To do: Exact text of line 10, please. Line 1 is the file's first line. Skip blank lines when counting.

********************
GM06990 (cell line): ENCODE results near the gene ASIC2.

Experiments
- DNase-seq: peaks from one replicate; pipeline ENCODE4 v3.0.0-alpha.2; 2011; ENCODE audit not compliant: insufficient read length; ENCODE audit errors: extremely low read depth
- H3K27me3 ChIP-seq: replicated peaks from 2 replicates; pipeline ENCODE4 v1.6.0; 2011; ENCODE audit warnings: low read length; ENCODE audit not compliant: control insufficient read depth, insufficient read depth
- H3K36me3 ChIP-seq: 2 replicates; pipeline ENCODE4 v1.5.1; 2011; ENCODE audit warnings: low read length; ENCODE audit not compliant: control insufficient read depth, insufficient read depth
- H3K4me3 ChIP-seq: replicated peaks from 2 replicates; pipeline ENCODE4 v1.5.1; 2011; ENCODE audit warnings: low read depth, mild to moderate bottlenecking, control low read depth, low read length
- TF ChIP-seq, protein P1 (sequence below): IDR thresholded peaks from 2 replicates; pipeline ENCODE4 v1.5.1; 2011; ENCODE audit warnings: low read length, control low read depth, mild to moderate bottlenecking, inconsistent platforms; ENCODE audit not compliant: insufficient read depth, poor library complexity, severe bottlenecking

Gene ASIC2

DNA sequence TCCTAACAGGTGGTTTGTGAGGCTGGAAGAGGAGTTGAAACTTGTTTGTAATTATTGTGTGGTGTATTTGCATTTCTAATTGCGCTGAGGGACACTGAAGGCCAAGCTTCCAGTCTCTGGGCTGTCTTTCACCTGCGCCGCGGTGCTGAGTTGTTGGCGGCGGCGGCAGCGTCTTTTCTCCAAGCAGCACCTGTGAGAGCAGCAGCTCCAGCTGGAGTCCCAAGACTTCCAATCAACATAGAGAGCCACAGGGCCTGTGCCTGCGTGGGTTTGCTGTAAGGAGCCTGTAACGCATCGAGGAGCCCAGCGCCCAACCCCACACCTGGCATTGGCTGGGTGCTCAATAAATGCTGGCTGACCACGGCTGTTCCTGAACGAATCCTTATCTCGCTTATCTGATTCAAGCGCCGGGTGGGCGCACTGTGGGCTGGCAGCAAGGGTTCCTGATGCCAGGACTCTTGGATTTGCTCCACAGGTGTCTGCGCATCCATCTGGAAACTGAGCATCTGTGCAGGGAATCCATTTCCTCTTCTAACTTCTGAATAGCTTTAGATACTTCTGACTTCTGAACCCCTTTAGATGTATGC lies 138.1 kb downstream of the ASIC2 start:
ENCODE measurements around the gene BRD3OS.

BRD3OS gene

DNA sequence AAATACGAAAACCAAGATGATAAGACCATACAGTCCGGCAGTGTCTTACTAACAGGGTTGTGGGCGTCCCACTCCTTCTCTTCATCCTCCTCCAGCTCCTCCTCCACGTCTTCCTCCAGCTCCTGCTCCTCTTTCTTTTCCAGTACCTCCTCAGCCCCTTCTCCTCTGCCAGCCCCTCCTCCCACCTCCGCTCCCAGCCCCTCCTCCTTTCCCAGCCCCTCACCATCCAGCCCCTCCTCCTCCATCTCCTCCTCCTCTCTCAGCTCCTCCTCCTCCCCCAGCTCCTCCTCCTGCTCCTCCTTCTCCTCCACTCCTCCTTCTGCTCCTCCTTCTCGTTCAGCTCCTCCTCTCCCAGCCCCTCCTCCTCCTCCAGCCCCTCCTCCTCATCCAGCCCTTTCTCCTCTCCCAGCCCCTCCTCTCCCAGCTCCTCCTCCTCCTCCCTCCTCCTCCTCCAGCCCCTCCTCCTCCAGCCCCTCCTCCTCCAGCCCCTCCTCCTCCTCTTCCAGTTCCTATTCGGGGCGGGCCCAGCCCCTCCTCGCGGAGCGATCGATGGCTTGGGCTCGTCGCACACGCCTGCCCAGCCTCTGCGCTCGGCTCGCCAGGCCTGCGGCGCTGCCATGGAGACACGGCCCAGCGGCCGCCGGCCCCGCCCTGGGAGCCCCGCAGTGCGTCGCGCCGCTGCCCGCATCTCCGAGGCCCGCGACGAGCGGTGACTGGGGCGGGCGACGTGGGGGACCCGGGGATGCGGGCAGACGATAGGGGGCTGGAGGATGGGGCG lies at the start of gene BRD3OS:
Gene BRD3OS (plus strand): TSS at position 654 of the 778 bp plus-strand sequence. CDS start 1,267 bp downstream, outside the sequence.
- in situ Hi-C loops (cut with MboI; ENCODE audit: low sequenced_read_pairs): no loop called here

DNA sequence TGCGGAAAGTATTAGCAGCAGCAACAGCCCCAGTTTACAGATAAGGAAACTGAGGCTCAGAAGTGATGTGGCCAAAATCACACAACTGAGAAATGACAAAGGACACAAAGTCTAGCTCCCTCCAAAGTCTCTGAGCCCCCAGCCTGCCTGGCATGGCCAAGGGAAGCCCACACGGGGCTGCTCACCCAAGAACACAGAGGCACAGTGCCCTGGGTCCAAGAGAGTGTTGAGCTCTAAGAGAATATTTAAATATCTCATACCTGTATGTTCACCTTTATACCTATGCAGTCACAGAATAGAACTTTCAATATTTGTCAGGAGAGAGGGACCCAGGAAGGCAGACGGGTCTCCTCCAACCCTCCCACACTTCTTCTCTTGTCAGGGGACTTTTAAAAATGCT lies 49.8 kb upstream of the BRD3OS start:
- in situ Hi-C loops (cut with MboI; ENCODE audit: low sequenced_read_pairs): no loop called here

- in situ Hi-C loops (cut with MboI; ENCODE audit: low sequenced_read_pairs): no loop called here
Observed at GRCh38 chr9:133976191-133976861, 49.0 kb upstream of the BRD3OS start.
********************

ENCODE measurements around the gene BRD3OS.